Mulan Blu-ray Review - www.impulsegamer.com -
Mulan
Reviewed by
Andrew Proverbs
on
Mulan Blu-ray Review. While it never blows you away with its visuals or storytelling, this interpretation of Mulan has a way of softly working its way into your heart.
Rating:
3.5

Feature 7.5
Video 7.0
Audio 7.0
Special Features 4.0
Total 7.5

Distributor: Icon
Running Time: 114 Minutes
Reviewer: Andrew Proverbs
Classification
: M15+

7.5


Mulan

For most western audiences, Mulan is an animated disney adventure starring a cross-dressing protagonist and Eddy Murphy as a dragon. This title, which shares the same name, is a live-action martial-arts epic produced and filmed in China. Inspired by the same legend as the disney version, it tells the story of a girl warrior thrust into battle for love and a wish to save her dying father. This movie is stark, moving, and at times very bleak, and don’t expect a happy ending.  

 Hua Mulan’s father is an aging warrior who has just been called into service to protect his homeland from the marauding Rouran army. Sensing that this will be his last battle, boisterous Mulan (Wei Zhao) steals her father’s sword and armour and goes to war in his stead. She has the company of Fei (Jaycee Chan), a childhood friend, and soon earns the trust of Wentai (Kun Chen), another soldier in her battalion. Mulan and Wentai quickly rise through the ranks, eventually gaining control of an entire army group, and are forced to make some hard decisions as they are flung into battle against the numerically superior Rouran forces. 

Mulan has all the elements you would expect from a martial arts epic: great choreography, authentic period costumes and a bittersweet soundtrack. There are times when you have to put the logical side of your brain on hold, especially when Mulan is dressed as a male soldier- does everyone really think she’s a man, just because she ties her hair back and runs around in a suit of armour? But for the most part these weaknesses are forgivable, because the characters are so deep and believable.  

It’s a film where the battles play out as much in the characters’ minds and hearts as they do with swords and horses. The level of intimacy between the two lead characters is amazing, even though they rarely even touch during the course of the story. 

While the cinematography is good, it never reaches the grand heights that it should in a movie with this scope. There are some great shots, but they’re not quite as expansive as you want them to be. The framing is tight and the action looks hemmed-in at times, probably as a result of trying to make a few hundred extras look like a few thousand. It’s a movie told from a worm’s eye view. While you never really feel awestruck by the fighting, you do feel connected to the characters and their conflicts.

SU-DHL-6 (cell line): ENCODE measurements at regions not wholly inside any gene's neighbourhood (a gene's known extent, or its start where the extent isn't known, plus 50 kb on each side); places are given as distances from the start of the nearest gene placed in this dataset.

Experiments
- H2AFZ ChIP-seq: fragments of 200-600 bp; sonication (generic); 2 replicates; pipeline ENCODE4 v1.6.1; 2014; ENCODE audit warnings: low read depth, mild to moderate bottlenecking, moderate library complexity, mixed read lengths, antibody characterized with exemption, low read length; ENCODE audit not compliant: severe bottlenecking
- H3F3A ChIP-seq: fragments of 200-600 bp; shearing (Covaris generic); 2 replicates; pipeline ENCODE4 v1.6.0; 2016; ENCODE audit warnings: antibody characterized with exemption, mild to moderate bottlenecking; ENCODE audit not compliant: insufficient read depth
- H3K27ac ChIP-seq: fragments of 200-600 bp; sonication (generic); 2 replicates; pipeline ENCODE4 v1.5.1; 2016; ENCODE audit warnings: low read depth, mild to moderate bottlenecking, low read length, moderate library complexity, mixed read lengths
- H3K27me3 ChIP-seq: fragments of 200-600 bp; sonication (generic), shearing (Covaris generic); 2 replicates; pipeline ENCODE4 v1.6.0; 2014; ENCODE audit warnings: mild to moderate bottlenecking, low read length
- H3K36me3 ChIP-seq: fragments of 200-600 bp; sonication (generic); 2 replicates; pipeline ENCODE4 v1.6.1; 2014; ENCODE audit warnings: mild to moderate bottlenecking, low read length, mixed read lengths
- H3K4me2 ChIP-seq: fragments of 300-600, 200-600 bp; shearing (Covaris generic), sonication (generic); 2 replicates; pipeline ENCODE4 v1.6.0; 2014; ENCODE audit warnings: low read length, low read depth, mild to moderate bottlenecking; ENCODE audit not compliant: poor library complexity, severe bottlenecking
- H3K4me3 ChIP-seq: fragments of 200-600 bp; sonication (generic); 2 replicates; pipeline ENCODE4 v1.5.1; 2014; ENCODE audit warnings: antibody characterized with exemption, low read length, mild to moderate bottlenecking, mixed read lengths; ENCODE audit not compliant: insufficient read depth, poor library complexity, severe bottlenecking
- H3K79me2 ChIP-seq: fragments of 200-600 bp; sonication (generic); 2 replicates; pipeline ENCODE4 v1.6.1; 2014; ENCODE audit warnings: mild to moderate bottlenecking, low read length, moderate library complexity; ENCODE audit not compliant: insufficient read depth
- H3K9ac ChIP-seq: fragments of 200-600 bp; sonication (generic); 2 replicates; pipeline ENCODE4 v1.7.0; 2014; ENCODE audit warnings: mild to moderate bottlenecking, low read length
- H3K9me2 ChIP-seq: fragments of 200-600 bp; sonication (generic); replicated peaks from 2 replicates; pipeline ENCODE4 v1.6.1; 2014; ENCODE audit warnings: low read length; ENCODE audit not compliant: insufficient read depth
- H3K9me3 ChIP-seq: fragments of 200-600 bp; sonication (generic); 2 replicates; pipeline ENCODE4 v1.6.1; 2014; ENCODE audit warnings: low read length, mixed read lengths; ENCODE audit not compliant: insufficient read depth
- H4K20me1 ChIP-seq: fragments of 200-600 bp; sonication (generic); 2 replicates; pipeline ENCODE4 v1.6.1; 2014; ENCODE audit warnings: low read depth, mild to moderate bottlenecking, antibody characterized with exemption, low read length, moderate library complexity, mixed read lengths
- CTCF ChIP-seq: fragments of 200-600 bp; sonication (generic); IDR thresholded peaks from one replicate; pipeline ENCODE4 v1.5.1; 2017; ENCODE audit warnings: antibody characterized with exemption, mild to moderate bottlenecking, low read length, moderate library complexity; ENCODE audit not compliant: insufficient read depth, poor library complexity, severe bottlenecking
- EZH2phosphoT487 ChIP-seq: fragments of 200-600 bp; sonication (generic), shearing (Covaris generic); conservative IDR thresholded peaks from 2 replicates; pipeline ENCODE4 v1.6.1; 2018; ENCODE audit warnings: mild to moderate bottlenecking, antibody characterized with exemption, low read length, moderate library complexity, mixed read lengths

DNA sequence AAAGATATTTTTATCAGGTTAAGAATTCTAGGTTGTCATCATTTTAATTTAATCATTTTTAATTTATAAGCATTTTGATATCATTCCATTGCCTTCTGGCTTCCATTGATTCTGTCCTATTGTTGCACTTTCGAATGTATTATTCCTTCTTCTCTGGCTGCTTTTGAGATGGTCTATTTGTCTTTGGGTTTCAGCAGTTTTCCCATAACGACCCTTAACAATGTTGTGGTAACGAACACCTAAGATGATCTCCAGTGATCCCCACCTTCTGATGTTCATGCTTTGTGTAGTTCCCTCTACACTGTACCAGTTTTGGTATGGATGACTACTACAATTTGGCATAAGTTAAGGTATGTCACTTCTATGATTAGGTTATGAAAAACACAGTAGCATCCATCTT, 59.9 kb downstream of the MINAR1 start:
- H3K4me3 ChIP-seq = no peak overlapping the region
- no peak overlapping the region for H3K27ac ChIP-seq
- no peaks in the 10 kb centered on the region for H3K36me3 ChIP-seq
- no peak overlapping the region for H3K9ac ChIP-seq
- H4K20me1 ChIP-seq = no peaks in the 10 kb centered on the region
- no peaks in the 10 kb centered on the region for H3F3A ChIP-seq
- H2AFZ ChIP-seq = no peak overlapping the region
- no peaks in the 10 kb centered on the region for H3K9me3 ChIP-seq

There are a couple of issues with pacing. Most of the scenes end with the screen fading to white, before we’re whisked away to the next location.

It’s used very frequently towards the end of the film, and makes it feel rushed- as if they’re just checking boxes. We’ve seen what happened to the Rouran, bang, onto the next loose end. The film would have benefited from a more relaxed style of direction, where each scene was allowed to reach its natural conclusion rather than being chopped short. 

Special features: 

There is a facility to test your audio setup, by playing a sound through each speaker in turn. For some reason your ears will be blasted by roaring static when this happens, instead of a pleasant chime or gong.  There are also a handful of trailers. 

Audio/Video: 

Mulan isn’t a great showcase for the Blu-ray format; while the image quality is passable, there is some noticeable graininess to the picture. In one particular indoor shot, the image degenerates to a very low standard. 

Closing comments: 

While it never blows you away with its visuals or storytelling, this interpretation of Mulan has a way of softly working its way into your heart. You’d be hard pressed not to like or empathise with these characters and their pain. The resolution is far from happy, but it has a simple kind of logic- you feel that it couldn’t have ended any other way, even if you wanted it to. And who said every movie has to end with a ticker-tape parade or dancing ewoks anyway? 






 
 



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